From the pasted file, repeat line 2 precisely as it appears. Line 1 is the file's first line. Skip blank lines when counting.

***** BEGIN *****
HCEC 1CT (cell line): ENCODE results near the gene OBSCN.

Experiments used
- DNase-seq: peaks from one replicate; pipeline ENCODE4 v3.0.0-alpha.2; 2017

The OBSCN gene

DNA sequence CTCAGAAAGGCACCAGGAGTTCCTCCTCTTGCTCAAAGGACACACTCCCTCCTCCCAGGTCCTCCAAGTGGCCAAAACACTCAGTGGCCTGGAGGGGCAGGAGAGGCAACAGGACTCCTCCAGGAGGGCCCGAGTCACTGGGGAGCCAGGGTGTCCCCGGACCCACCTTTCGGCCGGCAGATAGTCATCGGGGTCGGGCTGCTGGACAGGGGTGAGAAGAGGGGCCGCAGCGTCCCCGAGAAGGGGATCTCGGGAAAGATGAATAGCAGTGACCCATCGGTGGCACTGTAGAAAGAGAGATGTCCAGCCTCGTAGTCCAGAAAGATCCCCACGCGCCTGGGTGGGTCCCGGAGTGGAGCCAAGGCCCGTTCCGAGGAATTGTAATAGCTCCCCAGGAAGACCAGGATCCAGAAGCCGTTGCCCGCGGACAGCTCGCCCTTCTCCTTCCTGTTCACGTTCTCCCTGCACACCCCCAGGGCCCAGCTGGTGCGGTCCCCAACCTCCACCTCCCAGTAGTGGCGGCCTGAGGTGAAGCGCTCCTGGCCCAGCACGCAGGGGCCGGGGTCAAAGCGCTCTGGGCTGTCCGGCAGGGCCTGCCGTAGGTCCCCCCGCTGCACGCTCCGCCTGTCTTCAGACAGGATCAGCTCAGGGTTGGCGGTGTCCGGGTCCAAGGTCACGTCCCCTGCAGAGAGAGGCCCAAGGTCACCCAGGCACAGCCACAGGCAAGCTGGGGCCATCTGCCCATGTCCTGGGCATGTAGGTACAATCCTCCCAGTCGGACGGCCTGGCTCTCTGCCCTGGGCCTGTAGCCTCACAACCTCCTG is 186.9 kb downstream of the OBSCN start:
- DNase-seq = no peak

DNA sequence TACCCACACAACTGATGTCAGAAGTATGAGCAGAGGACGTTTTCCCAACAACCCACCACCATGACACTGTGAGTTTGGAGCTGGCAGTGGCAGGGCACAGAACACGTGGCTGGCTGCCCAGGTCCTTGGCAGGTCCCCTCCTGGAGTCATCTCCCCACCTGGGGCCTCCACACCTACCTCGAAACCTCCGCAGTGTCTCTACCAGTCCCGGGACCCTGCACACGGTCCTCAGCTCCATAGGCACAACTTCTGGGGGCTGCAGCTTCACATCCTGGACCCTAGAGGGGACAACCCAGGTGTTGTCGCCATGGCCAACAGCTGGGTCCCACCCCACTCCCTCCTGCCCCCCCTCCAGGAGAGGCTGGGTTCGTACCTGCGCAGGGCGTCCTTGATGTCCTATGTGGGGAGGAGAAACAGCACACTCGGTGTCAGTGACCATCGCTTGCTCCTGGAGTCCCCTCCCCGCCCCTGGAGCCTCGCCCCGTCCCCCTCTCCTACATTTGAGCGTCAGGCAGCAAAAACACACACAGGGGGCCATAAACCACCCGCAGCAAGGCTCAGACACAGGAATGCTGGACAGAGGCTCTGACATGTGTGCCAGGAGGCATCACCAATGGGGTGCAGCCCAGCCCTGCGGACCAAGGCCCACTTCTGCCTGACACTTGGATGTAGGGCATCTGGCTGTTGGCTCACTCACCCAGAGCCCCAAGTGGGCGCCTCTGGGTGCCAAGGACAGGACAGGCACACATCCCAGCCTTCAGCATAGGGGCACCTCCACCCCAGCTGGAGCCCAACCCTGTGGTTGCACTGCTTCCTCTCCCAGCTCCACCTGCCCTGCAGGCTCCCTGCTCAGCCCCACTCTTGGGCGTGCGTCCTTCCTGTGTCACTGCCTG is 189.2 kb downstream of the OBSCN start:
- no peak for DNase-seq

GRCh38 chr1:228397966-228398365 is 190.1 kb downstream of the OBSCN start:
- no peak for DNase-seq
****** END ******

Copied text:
Experiments used